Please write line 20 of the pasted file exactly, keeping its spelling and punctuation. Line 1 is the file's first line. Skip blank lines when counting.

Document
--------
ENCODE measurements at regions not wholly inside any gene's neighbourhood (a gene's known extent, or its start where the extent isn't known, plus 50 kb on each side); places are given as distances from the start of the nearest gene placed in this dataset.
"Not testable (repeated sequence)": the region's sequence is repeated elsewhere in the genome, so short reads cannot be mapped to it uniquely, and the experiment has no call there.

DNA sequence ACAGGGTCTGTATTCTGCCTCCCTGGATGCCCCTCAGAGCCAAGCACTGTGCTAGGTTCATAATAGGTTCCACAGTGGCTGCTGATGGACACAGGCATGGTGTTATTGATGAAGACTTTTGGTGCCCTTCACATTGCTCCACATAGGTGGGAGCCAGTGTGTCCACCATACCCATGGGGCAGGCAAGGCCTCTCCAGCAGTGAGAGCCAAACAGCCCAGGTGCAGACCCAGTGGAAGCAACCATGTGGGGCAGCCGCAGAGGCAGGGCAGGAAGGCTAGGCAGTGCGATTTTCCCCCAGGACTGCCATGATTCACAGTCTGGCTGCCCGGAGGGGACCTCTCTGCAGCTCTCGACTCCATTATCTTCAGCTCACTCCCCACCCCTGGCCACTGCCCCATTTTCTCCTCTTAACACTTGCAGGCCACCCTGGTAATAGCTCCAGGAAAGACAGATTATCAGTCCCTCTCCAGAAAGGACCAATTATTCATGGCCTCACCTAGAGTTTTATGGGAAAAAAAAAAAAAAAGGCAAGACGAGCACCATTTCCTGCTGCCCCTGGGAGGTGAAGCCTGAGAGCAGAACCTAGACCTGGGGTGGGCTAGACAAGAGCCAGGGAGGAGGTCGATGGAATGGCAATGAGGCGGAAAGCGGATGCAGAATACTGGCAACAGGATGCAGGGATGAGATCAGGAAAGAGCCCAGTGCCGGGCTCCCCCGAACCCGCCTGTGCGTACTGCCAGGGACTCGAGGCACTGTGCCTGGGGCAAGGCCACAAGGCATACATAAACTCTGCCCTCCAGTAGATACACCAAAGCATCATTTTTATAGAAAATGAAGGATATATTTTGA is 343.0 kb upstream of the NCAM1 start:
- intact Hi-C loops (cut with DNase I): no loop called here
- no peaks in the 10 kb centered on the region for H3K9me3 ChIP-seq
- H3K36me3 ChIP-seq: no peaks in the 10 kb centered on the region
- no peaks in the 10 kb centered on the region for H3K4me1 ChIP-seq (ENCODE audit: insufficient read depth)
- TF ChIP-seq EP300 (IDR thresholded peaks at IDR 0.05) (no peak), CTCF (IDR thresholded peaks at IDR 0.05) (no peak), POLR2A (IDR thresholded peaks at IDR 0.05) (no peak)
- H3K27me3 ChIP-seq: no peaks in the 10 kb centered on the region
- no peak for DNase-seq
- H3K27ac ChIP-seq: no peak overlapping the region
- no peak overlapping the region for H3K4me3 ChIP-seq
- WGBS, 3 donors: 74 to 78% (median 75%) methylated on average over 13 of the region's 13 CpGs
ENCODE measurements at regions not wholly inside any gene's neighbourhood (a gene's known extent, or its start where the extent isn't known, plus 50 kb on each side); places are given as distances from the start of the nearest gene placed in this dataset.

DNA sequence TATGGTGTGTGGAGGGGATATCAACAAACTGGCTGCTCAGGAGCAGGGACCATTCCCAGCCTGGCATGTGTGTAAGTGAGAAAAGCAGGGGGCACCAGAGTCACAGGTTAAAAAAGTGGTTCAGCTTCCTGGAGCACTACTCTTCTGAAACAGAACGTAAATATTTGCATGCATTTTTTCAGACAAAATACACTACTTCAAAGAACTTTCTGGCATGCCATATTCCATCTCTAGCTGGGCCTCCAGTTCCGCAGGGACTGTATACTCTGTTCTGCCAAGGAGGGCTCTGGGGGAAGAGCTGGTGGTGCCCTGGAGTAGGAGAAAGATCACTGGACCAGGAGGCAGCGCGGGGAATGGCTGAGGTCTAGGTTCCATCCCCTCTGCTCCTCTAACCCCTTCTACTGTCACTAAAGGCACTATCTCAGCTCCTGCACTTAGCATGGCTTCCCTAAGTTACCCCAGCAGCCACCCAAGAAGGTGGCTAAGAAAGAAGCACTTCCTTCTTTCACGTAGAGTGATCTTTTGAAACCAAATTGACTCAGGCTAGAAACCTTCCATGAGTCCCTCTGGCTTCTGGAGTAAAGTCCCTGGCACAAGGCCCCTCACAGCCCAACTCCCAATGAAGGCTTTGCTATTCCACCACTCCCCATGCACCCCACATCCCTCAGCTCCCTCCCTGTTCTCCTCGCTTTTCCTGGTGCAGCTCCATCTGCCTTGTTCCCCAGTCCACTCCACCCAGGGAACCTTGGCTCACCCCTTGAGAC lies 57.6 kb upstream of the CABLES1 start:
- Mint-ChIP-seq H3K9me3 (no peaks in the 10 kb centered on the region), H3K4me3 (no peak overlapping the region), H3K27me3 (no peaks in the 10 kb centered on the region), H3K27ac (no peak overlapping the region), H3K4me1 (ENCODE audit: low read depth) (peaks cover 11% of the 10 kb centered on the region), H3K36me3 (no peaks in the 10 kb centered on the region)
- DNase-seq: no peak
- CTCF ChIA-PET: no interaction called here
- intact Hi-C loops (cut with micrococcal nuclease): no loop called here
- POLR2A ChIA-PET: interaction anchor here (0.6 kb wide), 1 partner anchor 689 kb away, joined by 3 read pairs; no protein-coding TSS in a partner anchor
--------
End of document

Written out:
- POLR2A ChIA-PET: interaction anchor here (0.6 kb wide), 1 partner anchor 689 kb away, joined by 3 read pairs; no protein-coding TSS in a partner anchor